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You Can’t Spell “Preventable” Without a Bee
Sometimes life (or a diabolical puzzle editor) throws you a curve you know is coming, and it still beans you in the brainpan. Bee alert!
The New York Times Spelling Bee is a daily online puzzle that presents a set of seven letters and challenges players to construct as many words as possible using them. There’s always at least one word — the “pangram” — that uses all seven letters. One letter is designated as the “center,” and that letter must appear in all the solutions.
I starting playing the Spelling Bee in the fall of 2018, and I quickly became fascinated with it. Before long I’d started building a little web tool to help me find solutions to the puzzle when I got stuck. All this was in service to my quest to achieve “Queen Bee” status — meaning that you have found every answer that the Times deems acceptable.
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Because that’s the other thing about the Bee — each day’s puzzle comes with a definitive list of acceptable answers. For some people, part of the fun and frustration of the Bee is arguing online about words that weren’t accepted in the puzzle but should have been, or that were accepted and shouldn’t have been. You’ll find endless examples of this exercise in the comments section of the Times Wordplay blog, or under the #spellingbee hashtag on Twitter.
Sometimes a word that the editors once deemed unacceptable, such as “annal,” will suddenly end up whitelisted after much lobbying from the Bee community. Sometimes other words, which may have been deemed too obscure or unintentionally offensive, will make the reverse migration to the blacklist.
Another thing the editors do with some frequency is to repeat a set of seven letters (or “hive”) after it has already appeared in the Bee. What keeps this from being too repetitive is that the designated center letter will be different. The pangram will be the same as before, but the differing center letter means there will still be some new words to find in the solution set.
Over time I kept tinkering with my solver, adding new features, automating others, and generally sprucing up the layout. Gradually other players found it, and it now attracts more users to my site than even my manuscript formatting guide. Enough people use it that I’m fanatical about correcting any problems as soon as humanly possible.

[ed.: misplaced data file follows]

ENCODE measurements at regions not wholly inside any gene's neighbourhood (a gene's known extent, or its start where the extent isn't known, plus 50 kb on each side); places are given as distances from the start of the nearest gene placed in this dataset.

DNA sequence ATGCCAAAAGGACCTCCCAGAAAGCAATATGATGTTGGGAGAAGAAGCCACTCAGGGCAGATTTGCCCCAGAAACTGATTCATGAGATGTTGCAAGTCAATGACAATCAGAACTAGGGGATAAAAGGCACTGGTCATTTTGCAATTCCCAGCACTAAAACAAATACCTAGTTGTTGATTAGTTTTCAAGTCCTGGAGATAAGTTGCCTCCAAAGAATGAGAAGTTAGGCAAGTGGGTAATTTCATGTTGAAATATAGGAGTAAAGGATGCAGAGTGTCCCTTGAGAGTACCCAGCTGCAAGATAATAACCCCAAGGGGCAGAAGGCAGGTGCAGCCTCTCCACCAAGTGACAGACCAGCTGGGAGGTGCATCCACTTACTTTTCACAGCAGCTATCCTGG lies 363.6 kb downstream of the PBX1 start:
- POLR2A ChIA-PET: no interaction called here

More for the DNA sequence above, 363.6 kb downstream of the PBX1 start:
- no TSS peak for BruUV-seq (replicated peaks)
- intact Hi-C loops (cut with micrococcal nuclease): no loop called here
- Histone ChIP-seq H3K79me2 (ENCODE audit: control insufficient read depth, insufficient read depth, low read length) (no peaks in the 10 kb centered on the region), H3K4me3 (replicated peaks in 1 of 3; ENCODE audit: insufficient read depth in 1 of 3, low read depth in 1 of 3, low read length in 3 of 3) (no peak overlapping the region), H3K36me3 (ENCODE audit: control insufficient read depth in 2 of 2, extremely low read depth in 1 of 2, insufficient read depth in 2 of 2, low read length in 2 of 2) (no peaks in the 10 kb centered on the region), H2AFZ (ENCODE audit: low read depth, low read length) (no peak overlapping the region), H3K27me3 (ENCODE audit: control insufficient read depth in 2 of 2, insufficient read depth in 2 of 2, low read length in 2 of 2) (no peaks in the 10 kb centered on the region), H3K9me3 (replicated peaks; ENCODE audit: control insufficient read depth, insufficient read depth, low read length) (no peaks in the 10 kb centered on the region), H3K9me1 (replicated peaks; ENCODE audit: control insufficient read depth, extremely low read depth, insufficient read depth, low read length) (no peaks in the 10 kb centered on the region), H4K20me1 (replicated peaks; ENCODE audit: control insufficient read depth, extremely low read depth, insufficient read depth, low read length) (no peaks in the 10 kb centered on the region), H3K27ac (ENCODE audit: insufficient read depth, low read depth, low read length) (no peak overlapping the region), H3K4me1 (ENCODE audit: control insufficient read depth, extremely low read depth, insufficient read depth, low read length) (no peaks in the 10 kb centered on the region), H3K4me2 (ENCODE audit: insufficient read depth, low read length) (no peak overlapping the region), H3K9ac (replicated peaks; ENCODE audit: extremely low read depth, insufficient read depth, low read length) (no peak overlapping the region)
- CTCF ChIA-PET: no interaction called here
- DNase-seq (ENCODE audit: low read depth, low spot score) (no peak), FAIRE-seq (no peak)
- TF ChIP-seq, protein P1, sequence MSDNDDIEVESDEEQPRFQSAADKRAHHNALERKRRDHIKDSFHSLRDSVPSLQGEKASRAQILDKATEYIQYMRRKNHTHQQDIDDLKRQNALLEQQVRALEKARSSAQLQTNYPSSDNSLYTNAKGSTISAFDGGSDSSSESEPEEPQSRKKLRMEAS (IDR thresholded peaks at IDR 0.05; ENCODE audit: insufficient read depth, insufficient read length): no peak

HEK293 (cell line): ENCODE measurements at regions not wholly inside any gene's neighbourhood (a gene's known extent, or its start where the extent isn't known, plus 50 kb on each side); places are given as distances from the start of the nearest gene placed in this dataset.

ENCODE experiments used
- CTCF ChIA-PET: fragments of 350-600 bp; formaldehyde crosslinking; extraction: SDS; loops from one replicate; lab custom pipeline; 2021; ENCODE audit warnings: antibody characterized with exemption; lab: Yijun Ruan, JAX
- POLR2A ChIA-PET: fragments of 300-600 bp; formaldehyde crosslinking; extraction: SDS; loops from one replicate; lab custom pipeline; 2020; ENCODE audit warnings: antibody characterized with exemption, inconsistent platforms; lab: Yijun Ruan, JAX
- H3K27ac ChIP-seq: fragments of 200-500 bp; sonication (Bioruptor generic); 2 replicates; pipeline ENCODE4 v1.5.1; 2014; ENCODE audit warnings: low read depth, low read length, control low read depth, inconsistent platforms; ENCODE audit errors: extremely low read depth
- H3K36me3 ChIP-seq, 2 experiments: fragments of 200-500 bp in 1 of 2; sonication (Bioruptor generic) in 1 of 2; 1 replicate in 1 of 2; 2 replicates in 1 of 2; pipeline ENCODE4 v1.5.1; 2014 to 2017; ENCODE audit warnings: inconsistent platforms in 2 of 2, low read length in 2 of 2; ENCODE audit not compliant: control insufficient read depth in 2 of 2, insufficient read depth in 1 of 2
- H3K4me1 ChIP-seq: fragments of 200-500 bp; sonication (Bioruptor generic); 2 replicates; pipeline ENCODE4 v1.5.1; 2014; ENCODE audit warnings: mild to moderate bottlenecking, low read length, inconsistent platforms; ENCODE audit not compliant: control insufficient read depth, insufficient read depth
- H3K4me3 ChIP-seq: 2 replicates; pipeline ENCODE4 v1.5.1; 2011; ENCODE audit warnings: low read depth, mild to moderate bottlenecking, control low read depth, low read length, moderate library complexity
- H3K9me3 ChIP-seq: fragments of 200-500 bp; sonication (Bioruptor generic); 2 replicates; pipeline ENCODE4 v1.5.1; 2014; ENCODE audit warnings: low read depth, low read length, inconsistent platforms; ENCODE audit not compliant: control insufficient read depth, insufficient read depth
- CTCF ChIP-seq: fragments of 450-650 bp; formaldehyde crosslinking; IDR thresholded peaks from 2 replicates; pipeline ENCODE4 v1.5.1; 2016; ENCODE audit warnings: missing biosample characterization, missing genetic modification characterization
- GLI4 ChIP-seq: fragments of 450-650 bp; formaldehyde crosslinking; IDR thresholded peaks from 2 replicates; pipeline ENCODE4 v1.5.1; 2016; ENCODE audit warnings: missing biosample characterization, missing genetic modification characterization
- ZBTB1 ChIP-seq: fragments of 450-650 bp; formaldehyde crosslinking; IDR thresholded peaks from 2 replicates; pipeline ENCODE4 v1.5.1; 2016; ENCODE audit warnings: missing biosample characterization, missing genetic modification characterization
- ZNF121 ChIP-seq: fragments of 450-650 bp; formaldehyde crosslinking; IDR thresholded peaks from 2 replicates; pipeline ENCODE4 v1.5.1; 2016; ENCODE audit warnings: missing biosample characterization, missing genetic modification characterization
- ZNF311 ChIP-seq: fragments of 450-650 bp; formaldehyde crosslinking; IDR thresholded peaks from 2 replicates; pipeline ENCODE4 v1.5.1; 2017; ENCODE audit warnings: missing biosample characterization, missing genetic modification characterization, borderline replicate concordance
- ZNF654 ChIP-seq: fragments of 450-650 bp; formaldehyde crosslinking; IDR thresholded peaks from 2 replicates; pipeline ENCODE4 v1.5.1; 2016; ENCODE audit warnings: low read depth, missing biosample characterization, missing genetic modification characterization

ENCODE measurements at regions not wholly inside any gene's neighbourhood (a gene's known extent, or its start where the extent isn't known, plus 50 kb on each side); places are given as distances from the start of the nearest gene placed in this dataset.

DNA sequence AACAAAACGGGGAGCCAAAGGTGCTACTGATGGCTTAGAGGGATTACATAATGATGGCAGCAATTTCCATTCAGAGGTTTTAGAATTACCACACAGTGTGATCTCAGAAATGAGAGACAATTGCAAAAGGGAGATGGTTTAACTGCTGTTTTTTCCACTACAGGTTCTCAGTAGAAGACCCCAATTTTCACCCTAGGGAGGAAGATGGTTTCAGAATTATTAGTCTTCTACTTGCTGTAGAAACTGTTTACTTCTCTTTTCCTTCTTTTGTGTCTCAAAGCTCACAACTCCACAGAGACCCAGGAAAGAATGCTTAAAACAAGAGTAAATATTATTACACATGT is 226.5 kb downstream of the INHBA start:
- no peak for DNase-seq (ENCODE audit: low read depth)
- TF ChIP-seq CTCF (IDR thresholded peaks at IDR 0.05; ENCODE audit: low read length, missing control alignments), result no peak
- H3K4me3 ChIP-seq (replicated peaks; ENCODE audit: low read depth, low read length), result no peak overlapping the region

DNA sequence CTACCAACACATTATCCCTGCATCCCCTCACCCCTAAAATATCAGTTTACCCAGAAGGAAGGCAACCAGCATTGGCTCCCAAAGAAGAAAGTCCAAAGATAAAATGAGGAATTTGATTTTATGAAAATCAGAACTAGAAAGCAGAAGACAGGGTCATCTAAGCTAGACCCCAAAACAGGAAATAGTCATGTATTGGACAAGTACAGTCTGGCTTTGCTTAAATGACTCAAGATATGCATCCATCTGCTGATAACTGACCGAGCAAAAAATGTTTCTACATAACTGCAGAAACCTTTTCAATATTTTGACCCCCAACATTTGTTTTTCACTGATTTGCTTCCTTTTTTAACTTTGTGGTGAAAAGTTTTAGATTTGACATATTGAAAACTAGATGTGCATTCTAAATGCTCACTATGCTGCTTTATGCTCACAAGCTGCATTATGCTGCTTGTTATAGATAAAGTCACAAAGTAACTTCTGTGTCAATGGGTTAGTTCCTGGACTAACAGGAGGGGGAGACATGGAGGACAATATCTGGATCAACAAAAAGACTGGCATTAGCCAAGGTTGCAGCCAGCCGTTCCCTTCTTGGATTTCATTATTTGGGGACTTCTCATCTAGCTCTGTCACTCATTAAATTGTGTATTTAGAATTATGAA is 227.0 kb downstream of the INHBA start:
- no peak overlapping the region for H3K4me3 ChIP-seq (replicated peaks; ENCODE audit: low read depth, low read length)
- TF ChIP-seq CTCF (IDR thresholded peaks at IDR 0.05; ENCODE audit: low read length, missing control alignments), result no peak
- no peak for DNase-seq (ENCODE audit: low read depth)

There was one problem in particular that I knew might crop up one day but had not yet — what would happen if the editors ever decided to repeat one specific puzzle, hive, center letter and all. I wasn’t sure my solver would know the right way to handle this situation. In the back of my mind I knew I needed to shore things up against that eventuality. But I knew it would also take time and hard effort, so I kept putting it off.
I shouldn’t have. Because early one morning in 2020, my nightmare scenario came true.
On that day of infamy, August 13, 2020, the Spelling Bee editors for the first time repeated a previous puzzle using the exact same center letter as before. Not only that, but they did it barely five weeks after the original version had appeared! The diabolical twist that really caused me such a headache was that the solution set for August 13 included just ONE EXTRA WORD that had been disallowed in the July 8 incarnation of the puzzle, increasing the number of acceptable answers from 26 answers to 27.
I woke up early that morning, as usual, intending to get an hour or two of writing done before work. Unfortunately, I had several messages waiting from folks letting me know that my solver’s solution set for the day was not getting them all the way to Queen Bee status. With dawning horror, I realized that, while I did have all the day’s correct solutions in my database, my solver, confused by the identical letter set, was offering players the solution from July 8 instead.
So, instead of working on my novel, I added a message of apology to the site and set to work. I got the problem fixed before I had to start work for the day, but it was a close thing. I was relieved that the problem would not recur in the future, but I still wished I’d gotten it done sooner, before it became a crisis.
The moral of the story is, when you see a problem coming, take care of it right away. Don’t wait for it to sting you between the eyes. The Boy Scouts were wrong about a lot of things, but they were right when they taught me, ahem, to “bee” prepared. ∅